12: Betty Jean is 6 years younger than I and Levonne Marie was about 18 months younger. Levonne was named after my mother and so was I (Marie). Not long after that we moved to Weatherford. We lived on the old Mineral Wells Hwy (about where the Highway Dept. is now) and I walked to Travis School (2nd ward then). I walked with about 3 other kids down the road and it was safe to do that in those days. Kinda a long walk though. I remember I think at that school on Halloween because we didn't have money for a Halloween suit, so Mom made me one out of black and orange crepe paper. I wore it to school over my cloths - thank goodness - because that didn't last long. I remember being embarassed till this day and by the way everyone wore Halloween suits - not just me, but I kinda think I was the only one with a crepe paper one. I think my Dad ran a service station there - at least I remember that it was an old service station. Another memory from that time was getting up very early on Christmas morn and getting our few presents and going to Springtown to Mama & Papa McKenzie's (James Monty & Mary Mellissia) This was always a special time and we probably got more presents there than at home. Sometime in here we moved back to Peaster and I think we lived there at that time on the road just south of the old Peaster school about 1 mile. Not a very good house and later burned - started by a flu (stove pipe that went from a kitchen wood stove thru the attic out the roof). Some of the times and moves - I kinda get confused on but I get close to it. After that I believe we built a house on the old Mansel place very close to where we once lived in the old 2 story house. The house faced south - not facing the road.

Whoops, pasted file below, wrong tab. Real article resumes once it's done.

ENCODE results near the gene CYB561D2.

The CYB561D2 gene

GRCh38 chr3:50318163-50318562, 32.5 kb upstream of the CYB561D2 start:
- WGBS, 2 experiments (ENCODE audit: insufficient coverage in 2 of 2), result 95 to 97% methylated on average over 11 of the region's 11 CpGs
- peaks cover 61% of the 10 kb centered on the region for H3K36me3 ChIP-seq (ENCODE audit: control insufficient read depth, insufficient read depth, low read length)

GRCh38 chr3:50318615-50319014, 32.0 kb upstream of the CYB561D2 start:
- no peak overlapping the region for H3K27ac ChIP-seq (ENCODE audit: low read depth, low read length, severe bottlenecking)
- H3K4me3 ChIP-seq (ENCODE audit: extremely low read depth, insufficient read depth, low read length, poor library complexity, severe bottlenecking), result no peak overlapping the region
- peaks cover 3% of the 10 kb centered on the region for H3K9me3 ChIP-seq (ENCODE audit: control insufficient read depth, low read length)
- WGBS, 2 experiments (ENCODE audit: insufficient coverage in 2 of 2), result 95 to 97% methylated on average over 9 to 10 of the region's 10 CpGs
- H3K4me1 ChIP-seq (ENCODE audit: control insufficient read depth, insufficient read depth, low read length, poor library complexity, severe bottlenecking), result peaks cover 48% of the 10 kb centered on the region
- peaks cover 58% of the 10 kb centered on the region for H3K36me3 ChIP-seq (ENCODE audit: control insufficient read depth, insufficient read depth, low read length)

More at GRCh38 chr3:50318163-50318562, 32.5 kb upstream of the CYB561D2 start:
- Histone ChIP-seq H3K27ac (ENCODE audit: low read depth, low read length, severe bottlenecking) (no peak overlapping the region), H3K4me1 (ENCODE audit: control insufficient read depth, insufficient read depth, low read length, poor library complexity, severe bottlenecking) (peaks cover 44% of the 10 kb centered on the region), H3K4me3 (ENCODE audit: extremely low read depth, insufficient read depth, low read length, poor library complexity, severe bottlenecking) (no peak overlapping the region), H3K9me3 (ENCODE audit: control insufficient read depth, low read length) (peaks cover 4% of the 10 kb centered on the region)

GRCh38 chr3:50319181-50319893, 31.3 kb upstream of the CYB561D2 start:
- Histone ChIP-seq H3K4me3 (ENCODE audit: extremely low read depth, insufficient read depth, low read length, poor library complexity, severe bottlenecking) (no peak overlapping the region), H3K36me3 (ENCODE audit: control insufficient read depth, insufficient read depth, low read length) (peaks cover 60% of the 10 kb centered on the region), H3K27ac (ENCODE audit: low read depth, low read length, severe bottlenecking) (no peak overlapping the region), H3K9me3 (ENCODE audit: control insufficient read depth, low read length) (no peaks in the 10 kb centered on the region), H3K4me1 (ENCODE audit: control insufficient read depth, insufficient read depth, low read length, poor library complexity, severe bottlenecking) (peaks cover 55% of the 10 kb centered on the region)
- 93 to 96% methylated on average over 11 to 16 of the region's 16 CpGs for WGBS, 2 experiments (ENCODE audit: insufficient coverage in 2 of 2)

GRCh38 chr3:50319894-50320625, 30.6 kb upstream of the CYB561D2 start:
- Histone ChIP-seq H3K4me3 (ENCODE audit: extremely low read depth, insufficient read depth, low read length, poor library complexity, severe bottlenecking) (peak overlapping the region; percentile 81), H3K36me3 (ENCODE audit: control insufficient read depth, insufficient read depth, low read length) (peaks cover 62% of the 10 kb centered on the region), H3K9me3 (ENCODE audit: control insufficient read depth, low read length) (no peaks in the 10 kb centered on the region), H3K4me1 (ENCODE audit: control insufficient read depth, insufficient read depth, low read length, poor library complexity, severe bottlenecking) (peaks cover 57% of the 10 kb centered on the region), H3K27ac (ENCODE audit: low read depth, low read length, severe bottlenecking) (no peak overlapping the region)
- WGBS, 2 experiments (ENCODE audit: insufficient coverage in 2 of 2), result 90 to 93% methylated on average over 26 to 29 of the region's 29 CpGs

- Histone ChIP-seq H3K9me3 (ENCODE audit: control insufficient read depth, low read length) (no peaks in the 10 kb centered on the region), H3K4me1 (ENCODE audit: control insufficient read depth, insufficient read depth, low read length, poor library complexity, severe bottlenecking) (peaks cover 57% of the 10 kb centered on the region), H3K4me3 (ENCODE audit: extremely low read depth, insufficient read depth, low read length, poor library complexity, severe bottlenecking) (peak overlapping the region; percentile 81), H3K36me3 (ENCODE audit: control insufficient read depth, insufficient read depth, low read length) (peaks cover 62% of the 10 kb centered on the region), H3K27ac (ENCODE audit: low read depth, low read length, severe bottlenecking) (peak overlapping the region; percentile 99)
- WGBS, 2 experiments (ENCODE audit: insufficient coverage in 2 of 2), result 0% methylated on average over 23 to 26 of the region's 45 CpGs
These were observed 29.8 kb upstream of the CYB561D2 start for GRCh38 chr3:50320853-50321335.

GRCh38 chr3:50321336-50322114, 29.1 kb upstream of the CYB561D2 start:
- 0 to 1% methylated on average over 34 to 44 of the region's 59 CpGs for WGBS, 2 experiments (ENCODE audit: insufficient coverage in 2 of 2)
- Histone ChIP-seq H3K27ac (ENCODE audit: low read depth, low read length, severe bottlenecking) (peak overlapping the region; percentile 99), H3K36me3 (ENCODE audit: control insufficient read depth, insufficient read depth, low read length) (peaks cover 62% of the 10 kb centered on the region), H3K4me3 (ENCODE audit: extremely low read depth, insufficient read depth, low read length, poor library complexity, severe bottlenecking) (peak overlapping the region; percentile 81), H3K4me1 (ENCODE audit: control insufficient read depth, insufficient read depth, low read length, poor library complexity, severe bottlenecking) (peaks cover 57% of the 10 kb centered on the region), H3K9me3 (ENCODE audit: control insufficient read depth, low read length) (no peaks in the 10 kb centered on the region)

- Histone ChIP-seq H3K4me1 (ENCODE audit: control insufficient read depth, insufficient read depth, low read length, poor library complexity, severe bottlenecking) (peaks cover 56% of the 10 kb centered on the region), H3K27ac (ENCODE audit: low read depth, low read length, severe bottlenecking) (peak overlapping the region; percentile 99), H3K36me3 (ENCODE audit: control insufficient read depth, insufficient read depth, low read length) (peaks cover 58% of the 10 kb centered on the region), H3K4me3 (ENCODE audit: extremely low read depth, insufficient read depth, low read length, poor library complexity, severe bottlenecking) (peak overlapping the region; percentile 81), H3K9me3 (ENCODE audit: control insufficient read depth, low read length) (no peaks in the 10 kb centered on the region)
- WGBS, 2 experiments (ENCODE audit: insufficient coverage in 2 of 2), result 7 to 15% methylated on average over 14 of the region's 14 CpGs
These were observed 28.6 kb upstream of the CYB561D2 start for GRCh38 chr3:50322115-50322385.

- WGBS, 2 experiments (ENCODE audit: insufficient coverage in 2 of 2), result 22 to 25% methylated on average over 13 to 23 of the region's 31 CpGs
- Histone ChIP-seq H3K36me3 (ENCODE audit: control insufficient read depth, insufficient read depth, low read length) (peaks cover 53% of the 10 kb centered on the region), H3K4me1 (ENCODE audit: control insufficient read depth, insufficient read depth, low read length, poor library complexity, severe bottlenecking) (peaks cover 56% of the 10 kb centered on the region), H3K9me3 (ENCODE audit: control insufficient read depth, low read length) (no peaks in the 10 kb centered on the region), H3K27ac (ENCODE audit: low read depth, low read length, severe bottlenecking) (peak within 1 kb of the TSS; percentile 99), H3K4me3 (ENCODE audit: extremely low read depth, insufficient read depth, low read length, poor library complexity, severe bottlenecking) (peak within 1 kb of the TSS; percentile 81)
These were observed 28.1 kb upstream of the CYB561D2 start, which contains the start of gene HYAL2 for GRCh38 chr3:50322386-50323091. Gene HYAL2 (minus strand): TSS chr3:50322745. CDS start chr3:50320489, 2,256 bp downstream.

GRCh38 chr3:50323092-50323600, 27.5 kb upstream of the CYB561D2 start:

13: The house was four rooms and a bath - 2 bedrooms, small living room with a pot belly wood-burning stove in the winter and a kitchen and I think a back porch. The bath had a bath tub, but we had an outside pit toilet. (WPA built the pit toilets). When I was in about the 3rd grade, I had to milk a cow before going to school. I either walked or rode a bus. I lived about one mile from school. It was very safe then. About this time Wilene and Gene Layne (with their parents Marvin & Jesse) lived on the Mark Layne place close by. Wilene was a year older than me and Gene was a year to the day (Oct. 14) older than my brother, Kenneth. We visited (mostly in the summer) by cutting across the pasture. Now at 72 years old, Wilene Layne White and I are still friends. I can't remember exactly what year we got electric lights. But I do remember using a lamp to study by - turn the lights off and try it sometime - I'm surprised it didn't ruin our eyes. We tried to do chores, feed animals, chickens, bring in wood and study before dark. We had a radio after we go electricity but before that we ate supper, talked and went to bed. There was no heat in the bedrooms - so in cold weather, Mom heated us each an old flat iron made of iron and wrapped it in an old towel or blanket etc. (so you wouldn't get a burn) and put this in bed at your feet to help stay warm. You covered with lots of blankets and quilts and always wore a flannel gown or pajamas. We also used flannel sheets. Different huh! Some interesting things I remember and later my parents discussed with me. One was when we lived in the old 2 story Mansel house it had two front rooms with a porch across the front. The rooms were the living room and the master bedroom with the stove in winter. The one story part was the dining room and sometimes with a bed and a small kitchen.